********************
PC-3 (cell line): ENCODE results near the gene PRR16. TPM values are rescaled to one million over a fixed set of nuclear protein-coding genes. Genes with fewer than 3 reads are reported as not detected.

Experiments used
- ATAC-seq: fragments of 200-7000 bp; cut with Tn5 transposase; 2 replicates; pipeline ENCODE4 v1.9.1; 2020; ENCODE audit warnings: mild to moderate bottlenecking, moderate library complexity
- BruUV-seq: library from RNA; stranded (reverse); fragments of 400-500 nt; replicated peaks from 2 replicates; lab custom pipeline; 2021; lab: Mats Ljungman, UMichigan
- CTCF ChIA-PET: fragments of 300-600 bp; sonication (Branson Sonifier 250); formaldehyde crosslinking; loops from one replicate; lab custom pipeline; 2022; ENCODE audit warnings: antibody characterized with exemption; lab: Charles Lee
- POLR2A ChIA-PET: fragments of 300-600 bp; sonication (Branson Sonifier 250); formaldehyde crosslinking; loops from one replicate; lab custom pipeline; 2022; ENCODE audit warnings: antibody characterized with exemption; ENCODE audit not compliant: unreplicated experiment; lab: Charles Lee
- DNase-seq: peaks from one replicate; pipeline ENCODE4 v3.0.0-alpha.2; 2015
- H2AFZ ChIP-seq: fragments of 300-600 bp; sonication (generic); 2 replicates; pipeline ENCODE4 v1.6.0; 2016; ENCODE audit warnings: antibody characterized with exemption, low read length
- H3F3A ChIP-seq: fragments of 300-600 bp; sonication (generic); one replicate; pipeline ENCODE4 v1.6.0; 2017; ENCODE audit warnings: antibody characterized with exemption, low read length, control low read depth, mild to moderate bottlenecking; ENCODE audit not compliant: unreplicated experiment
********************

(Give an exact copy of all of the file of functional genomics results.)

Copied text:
PC-3 (cell line): ENCODE results near the gene PRR16. TPM values are rescaled to one million over a fixed set of nuclear protein-coding genes. Genes with fewer than 3 reads are reported as not detected.

Experiments used
- ATAC-seq: fragments of 200-7000 bp; cut with Tn5 transposase; 2 replicates; pipeline ENCODE4 v1.9.1; 2020; ENCODE audit warnings: mild to moderate bottlenecking, moderate library complexity
- BruUV-seq: library from RNA; stranded (reverse); fragments of 400-500 nt; replicated peaks from 2 replicates; lab custom pipeline; 2021; lab: Mats Ljungman, UMichigan
- CTCF ChIA-PET: fragments of 300-600 bp; sonication (Branson Sonifier 250); formaldehyde crosslinking; loops from one replicate; lab custom pipeline; 2022; ENCODE audit warnings: antibody characterized with exemption; lab: Charles Lee
- POLR2A ChIA-PET: fragments of 300-600 bp; sonication (Branson Sonifier 250); formaldehyde crosslinking; loops from one replicate; lab custom pipeline; 2022; ENCODE audit warnings: antibody characterized with exemption; ENCODE audit not compliant: unreplicated experiment; lab: Charles Lee
- DNase-seq: peaks from one replicate; pipeline ENCODE4 v3.0.0-alpha.2; 2015
- H2AFZ ChIP-seq: fragments of 300-600 bp; sonication (generic); 2 replicates; pipeline ENCODE4 v1.6.0; 2016; ENCODE audit warnings: antibody characterized with exemption, low read length
- H3F3A ChIP-seq: fragments of 300-600 bp; sonication (generic); one replicate; pipeline ENCODE4 v1.6.0; 2017; ENCODE audit warnings: antibody characterized with exemption, low read length, control low read depth, mild to moderate bottlenecking; ENCODE audit not compliant: unreplicated experiment